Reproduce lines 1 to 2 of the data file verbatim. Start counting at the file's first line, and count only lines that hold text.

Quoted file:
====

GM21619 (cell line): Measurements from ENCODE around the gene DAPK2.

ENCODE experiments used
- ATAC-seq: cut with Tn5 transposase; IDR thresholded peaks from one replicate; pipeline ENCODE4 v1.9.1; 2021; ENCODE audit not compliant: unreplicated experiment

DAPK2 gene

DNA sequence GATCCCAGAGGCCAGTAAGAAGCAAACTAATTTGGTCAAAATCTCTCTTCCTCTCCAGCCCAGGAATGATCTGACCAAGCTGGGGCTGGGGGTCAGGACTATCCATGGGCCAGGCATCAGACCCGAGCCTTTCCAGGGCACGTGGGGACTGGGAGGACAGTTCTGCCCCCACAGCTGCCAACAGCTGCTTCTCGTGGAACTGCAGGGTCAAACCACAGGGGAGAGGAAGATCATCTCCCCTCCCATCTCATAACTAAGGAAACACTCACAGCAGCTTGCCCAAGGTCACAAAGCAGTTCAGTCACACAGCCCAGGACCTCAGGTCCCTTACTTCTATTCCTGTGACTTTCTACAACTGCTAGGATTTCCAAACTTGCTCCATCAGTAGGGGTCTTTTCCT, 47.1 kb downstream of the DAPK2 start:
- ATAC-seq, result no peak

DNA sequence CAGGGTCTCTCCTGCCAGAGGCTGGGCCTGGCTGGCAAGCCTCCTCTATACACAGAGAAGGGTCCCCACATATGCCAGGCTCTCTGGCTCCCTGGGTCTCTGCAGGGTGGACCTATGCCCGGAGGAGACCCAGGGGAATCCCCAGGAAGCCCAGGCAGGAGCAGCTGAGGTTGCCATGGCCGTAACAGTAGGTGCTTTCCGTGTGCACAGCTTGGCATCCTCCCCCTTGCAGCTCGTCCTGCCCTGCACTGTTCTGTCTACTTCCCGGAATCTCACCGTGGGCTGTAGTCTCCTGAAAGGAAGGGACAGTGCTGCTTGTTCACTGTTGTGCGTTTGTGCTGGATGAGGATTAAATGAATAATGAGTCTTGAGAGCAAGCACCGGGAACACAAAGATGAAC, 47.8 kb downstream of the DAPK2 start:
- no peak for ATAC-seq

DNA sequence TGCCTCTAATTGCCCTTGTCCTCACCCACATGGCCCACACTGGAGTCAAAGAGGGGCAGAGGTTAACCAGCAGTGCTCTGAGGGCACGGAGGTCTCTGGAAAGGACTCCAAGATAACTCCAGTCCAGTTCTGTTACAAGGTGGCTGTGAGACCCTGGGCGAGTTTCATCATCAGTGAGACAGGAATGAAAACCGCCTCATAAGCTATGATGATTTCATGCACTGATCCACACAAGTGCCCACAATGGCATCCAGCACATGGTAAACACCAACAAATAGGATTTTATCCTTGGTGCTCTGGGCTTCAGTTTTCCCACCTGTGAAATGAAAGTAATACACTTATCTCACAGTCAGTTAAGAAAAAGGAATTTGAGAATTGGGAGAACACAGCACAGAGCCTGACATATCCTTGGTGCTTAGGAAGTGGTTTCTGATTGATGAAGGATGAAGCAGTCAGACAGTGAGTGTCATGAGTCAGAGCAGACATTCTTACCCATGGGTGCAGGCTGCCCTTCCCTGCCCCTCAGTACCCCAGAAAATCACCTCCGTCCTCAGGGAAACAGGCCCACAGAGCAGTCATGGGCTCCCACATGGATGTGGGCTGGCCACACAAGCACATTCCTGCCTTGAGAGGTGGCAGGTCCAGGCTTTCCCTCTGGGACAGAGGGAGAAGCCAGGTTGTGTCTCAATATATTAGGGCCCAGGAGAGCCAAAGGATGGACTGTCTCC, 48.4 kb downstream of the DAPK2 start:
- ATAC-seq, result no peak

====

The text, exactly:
GM21619 (cell line): Measurements from ENCODE around the gene DAPK2.

ENCODE experiments used